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3rd Grade FCAT Scores Well Above State Average; 11% Fail; Charter School Lags

| May 27, 2010

Source: Florida Department of Education, Flagler County Schools / © FlaglerLive Graphic

Of the 1,040 Flagler County third graders who took the reading portion of the Florida Comprehensive Assessment Test last spring, 79 percent scored a 3 or better on the test’s 5-point scale. A 3 means they can read at grade level. Last year’s 3rd graders did slightly better: 81 percent scored at least a 3. The rate is still well above the state’s 72 percent.

Flagler ranks 20th out of 67 counties in 3rd graders’ reading proficiency. The county ranks 33rd in math proficiency. (For a complete chart breaking down scores by school and proficiency level, go here.)

Belle Terre Elementary’s 3rd graders showed the biggest improvement in reading over their predecessors, going from a total success rate of 74 percent to 79 percent. Belle Terre’s 79 percent is also the highest in the county in reading. Bunnell Elementary’s 3rd graders improved by one point. All other schools showed declines, most severely at Rymfire Elementary, where the success rate dropped from 84 to 74.

Rymfire has been the school most severely affected by a transitory student population as families coping with job losses and foreclosures have been rendered homeless or been forced to move out of the county. Unstable student populations in a school tend to hurt class performance, including on standardized tests.

The worst-performing school in the county, however, is Heritage Elementary, a charter school with just 13 students tested, and a rate of 3 or better in reading of 69 percent, a drop from last year’s 76 percent. In math, just 46 percent of heritage’s students scored 3 or better. Imagine School, another charter school, had a reading success rate of 72 percent and a math success rate of 76 percent.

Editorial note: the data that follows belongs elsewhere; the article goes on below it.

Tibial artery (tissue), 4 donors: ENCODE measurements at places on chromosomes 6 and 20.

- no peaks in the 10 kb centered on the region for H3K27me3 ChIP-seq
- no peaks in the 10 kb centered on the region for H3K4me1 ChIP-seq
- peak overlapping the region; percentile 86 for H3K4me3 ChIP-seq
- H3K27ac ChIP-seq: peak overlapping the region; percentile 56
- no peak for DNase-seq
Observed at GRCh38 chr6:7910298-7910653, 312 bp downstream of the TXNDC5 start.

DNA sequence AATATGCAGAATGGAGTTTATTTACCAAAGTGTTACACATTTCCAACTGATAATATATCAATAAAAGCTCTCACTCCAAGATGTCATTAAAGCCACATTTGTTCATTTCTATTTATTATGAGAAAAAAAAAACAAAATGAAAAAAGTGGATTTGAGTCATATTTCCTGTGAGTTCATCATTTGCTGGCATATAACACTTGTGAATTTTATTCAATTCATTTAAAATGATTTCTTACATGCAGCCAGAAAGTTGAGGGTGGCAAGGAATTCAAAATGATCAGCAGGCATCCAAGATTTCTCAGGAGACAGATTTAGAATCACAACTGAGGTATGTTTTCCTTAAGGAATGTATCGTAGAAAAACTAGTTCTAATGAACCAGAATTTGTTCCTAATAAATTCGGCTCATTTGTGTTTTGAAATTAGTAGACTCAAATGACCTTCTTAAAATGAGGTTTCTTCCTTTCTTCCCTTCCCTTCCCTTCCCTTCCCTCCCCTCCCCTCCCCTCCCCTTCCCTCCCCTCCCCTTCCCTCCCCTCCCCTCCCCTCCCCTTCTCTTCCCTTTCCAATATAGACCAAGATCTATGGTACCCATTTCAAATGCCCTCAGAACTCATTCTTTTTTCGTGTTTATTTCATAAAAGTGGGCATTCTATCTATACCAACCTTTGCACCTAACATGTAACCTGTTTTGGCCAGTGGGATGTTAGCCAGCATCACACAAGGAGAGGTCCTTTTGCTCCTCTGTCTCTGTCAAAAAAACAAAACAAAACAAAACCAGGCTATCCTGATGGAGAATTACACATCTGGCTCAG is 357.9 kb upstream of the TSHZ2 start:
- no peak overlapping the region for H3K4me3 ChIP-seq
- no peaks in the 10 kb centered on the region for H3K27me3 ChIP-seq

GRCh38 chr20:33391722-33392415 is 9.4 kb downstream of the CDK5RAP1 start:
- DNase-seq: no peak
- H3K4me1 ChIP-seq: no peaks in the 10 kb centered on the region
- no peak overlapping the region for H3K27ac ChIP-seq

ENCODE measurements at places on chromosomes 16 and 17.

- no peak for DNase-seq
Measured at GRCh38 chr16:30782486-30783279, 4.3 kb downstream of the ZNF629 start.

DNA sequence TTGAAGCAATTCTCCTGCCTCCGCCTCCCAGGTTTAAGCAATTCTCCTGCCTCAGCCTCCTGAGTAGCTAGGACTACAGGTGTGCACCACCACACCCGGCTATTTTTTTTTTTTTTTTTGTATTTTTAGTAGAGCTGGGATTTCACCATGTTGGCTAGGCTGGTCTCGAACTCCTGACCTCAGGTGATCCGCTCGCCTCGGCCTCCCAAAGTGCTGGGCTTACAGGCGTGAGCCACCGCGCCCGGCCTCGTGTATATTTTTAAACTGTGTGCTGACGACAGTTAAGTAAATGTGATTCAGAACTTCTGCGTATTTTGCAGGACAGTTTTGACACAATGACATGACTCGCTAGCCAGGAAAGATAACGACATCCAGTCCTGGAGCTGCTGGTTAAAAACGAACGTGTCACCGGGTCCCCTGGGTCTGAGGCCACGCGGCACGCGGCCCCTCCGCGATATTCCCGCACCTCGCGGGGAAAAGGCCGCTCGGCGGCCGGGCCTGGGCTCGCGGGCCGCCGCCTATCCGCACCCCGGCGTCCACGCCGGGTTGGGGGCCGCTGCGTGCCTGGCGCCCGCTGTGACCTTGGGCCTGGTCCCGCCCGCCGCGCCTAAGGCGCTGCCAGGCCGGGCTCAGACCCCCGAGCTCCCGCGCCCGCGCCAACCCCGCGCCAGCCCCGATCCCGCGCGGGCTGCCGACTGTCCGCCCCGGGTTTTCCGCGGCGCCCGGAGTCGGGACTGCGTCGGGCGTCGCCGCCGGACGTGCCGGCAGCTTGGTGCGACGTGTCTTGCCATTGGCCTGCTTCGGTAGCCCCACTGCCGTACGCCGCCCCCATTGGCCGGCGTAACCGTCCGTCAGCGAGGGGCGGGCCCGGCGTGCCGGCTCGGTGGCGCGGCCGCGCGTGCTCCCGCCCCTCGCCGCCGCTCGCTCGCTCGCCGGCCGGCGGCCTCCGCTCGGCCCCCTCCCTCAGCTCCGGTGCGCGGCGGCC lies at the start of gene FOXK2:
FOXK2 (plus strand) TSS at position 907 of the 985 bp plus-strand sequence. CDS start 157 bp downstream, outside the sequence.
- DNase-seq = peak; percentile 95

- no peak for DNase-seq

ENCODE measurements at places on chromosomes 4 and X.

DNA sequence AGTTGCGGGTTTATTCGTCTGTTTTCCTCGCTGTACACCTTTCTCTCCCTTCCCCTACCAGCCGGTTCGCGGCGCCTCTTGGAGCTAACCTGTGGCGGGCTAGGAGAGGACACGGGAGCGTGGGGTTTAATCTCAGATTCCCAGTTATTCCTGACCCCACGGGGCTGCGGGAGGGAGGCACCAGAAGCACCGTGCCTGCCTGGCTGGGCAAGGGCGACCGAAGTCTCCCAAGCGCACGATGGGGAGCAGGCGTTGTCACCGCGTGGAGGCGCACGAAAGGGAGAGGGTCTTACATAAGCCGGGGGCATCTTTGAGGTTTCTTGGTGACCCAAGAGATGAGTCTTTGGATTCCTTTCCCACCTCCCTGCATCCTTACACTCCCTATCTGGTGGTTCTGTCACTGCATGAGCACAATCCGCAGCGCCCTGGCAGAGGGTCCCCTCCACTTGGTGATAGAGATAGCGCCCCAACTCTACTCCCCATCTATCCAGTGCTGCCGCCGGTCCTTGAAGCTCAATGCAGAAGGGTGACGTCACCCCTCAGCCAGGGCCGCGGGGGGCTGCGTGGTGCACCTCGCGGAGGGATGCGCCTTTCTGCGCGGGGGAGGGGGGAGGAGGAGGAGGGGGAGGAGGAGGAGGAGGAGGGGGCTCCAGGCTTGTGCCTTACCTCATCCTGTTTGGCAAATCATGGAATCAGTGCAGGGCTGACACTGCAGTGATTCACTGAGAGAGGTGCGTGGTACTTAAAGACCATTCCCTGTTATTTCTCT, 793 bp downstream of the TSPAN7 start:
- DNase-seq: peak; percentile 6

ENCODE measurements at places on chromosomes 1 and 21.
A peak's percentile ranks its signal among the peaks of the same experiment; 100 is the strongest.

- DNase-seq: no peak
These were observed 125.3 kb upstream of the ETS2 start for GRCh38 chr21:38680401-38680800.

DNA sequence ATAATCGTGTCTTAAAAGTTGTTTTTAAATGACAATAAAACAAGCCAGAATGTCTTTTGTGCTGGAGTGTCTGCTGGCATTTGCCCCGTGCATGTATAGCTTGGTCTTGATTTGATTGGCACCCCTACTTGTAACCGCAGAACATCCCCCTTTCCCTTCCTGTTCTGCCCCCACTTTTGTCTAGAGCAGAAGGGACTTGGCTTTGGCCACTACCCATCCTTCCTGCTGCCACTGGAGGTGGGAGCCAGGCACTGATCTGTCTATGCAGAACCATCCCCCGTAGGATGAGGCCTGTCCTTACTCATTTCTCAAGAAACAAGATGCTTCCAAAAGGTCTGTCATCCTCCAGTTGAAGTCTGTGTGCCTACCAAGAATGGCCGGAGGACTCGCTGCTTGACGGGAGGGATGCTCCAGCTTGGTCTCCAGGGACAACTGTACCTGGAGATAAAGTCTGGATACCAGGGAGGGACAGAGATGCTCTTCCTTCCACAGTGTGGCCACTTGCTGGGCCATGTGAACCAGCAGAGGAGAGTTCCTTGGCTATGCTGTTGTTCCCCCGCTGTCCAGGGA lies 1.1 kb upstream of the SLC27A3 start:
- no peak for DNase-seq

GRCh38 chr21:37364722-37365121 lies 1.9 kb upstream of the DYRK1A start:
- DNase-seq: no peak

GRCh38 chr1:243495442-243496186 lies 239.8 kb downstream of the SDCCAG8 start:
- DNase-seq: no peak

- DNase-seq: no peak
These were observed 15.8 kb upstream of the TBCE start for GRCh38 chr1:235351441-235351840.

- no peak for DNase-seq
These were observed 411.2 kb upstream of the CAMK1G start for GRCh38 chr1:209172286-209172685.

This year, 115 students scored 1 on the reading portion of the FCAT, or 11 percent of the county’s 3rd graders—the same proportion that failed the test last year. Students scoring 2 on the FCAT reading portion will still be promoted to the 4th grade. Students scoring 1 won’t be, unless they attend a summer reading program and pass yet another standardized test, the Stanford 9.

District-wide in reading, 37 percent of students scored achieved level 3, 33 percent scored 4, and 9 percent scored 5.

Math scores improved by two points district-wide, from 79 percent of students earning 3 or more last year to 81 percent this year. Again, Belle Terre Elementary has the highest overall success rate in math, with 90 percent showing proficiency there, an improvement from last year’s 85 percent. Bunnell Elementary’s 3rd graders showed a slightly steeper improvement, going from 74 percent to 80 percent.

Those improvement rates are critical for schools, because they factor disproportionately into the school’s eventual overall grade and dictate whether that school qualifies for bonus money. In 2008, Flagler was the only Florida school district where every traditional public school (not counting charter schools) scored an A. That had never happened in any district in Florida before. Last year, Rymfire and Wadsworth elementaries and Matanzas High School got B’s. Flagler Palm Coast High School dropped to a D.

An important word of caution with FCAT scores: comparing one class against another can be statistically sensational, but as a matter of educational, and educated, information, it’s an almost useless comparison as the sets of students and the circumstances surrounding those students are vastly different one from another. Comparisons between one class and another distort individuals student achievement (or learning issues with individual students) while playing up a false sense of competition between grades–and schools. That’s one of the many reasons teachers and principals, who are closer to their students than politicians or the FCAT’s state administrators, eye FCAT results skeptically.

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2 Responses for “3rd Grade FCAT Scores Well Above State Average; 11% Fail; Charter School Lags”

  1. Merrill says:

    These results show clearly that School Choice works–as long as the choice is a Public School! Why is so much time, effort, energy and attention, not to mention money, being wasted on these efforts to produce what has proven to be mediocre outcomes?

  2. Kevin says:

    Too bad the same can’t be said for public schools in many other locations when competing against private or charter schools.

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